• Providing spiritual, emotional moral and physical support to civil rights activists.
  • Supporting black communities in various ways.
  • Helping blacks gain job skills.
  • Preparing blacks for leadership roles inside and outside the church.
  • Producing civil rights leaders such as Rev. Martin Luther King Jr., the Rev. Ralph Abernathy, the Rev. Jesse Jackson and other ministers.

Black churches in the South were so instrumental in championing civil rights that dozens of them were designated historic landmarks.

Today’s Black Church in America

In this century, there are seven major black Protestant denominations in the U.S., according to the PBS American Experience documentary, “The Black Church.” They are the:

  1. National Baptist Convention
  2. National Baptist Convention of America
  3. Progressive National Convention
  4. African Methodist Episcopal Church
  5. African Methodist Episcopal Zion Church
  6. Christian Methodist Episcopal Church
  7. Church of God in Christ.

Even today, black churches help prepare men and women for secular leadership roles. The Rev. Raphael Warnock, pastor of the late Dr. Martin Luther King’s Atlanta church, is one of the latest examples of a minister being elected to Congress.

He is “the first African American ever sent to the Senate from his state (Georgia) and the eleventh Black American to be elevated to that chamber overall. The first was Hiram Revels, of Mississippi, in 1870…. And like Warnock, Revels had been a man of the Word,” Henry Louis Gates points out.

Two Stories of Tradition & Faith

“The traditions and faiths that fall under the umbrella of African American religion, particularly Christianity, constitute two stories,” according to Gates.

“One (is a story of) people defining themselves in the presence of a higher power and the other (tells) of their journey for freedom and equality in a land where power itself – and even humanity – for so long was and still is denied them.”

Black churches serve as a place of worship, a social center and “a cultural repository,” Gates explains. “…literally the place where ‘the faith of the fathers and mothers’ is summoned and preserved, modified and reinvented each Sunday, in a dynamic process of cultural retrieval and transformation, all at the same time.”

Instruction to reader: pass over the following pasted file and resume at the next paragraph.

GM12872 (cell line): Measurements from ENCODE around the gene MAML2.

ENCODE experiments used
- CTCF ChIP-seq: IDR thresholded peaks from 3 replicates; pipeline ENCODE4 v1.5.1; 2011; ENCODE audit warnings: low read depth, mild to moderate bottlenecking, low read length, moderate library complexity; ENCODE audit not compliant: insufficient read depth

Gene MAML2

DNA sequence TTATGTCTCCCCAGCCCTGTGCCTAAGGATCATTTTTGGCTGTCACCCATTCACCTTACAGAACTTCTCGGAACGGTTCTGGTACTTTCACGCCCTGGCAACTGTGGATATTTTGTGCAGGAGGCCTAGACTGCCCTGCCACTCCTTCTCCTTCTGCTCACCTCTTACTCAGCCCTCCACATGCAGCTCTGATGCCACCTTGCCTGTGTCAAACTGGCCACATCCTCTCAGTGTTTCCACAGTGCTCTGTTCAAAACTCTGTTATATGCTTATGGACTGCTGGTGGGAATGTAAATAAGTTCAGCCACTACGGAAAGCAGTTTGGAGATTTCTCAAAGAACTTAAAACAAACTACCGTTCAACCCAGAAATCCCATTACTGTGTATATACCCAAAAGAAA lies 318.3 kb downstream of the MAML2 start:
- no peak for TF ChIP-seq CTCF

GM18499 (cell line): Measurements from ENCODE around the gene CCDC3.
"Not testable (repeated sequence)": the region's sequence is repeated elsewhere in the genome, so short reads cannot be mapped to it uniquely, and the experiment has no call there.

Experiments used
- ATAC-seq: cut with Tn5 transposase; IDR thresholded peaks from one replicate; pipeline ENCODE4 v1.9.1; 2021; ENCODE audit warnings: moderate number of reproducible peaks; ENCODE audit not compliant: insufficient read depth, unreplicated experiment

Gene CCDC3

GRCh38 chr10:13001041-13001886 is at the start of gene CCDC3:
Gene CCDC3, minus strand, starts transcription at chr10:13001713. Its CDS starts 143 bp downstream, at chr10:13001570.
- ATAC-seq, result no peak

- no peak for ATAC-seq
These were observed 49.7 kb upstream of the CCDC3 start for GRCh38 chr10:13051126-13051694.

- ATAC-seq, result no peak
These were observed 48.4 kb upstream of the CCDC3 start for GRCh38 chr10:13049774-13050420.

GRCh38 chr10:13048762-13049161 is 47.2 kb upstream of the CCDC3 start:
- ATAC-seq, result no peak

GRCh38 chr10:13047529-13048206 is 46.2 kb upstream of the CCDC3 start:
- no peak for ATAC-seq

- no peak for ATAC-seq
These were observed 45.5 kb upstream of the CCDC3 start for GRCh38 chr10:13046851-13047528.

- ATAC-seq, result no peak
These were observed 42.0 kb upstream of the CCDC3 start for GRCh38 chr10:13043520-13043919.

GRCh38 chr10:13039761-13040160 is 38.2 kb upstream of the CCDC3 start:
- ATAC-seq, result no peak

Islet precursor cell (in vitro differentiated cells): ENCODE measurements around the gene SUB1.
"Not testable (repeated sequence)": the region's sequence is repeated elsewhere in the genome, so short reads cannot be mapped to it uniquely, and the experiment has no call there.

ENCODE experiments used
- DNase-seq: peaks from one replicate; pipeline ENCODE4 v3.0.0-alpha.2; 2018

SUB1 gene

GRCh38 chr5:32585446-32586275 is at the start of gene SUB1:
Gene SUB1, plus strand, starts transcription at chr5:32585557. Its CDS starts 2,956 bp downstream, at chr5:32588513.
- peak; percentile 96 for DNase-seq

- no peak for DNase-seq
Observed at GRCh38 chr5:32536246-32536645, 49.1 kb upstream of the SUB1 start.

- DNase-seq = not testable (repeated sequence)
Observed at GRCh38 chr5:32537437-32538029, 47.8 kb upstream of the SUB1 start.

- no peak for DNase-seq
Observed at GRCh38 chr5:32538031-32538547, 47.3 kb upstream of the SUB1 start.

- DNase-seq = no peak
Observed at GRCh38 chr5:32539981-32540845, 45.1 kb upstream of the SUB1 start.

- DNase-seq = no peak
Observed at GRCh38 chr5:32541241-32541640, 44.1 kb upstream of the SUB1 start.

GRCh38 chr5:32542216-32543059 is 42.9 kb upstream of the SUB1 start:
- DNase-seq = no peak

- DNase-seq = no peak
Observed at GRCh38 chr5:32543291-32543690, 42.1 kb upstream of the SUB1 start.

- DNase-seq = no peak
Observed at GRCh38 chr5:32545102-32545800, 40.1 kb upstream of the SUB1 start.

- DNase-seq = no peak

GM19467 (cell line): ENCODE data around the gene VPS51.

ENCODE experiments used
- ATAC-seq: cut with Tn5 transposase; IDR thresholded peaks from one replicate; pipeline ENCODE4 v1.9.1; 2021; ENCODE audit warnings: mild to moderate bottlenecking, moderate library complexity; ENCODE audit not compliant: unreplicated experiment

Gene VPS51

Many churches continue to provide social services such as meals for homeless people, housing for the elderly, childcare programs, prison ministries and programs for people with HIV or AIDS.

But black churches in America are changing. They are losing members – as are white churches – even though 80 percent of blacks maintain that religion is very important to them.

Nearly half say black churches have less influence than they had 50 years ago, but they believe black churches should have a greater role in society, according to Pew Research.

Is the Black Church Dead?

Some people would answer “Yes,” but professor and author Terrence L. Johnson says “No” and points out that the black church in America has always been a complicated religious institution.

“From its conception, clergy weaved together religion and politics to create thick and thin versions of liberation theology that many white clergy found objectionable or theologically unsound,” he says.

“It, too, was a place, especially during the Civil Rights Movement, where African American Muslims, Quakers, Universalists, and Humanists found a public space, a religious refuge, to reflect on the religious and political concerns of ordinary black folk, Christian and non-Christian alike.”

Johnson explains that some people claim the black church in America is dead because black clergy and black churches are notably absent from the Black Lives Matter (BLM) movement. But he points out that black churches in America:

  • Are not and never have been monolithic.
  • Continue to be morally and politically influential.

Yet, he admits that the church “has not lived up to its ideals in relationship to women, and the gay, lesbian and transgendered community.

“But the BLM movement, similar to the Black Power movement, is challenging the Black Church as well as its real and imaged communities to reexamine sexuality, gender, and class as it pushes the nation to overhaul the criminal justice system.”

Johnson believes Black Lives Matter is a natural extension of the black church’s commitment to “social transformation, liberation, and justice.”

Check Out These Sources

I’ll have to agree with Johnson that the black church in America is a complicated subject – in fact, it’s very complicated. The deeper you look into it, the more complicated it gets.

I’m proud of my skills as a researcher, but I’m no expert on black churches in America. But the following people and institutions are, and I hope you will see what they have to say.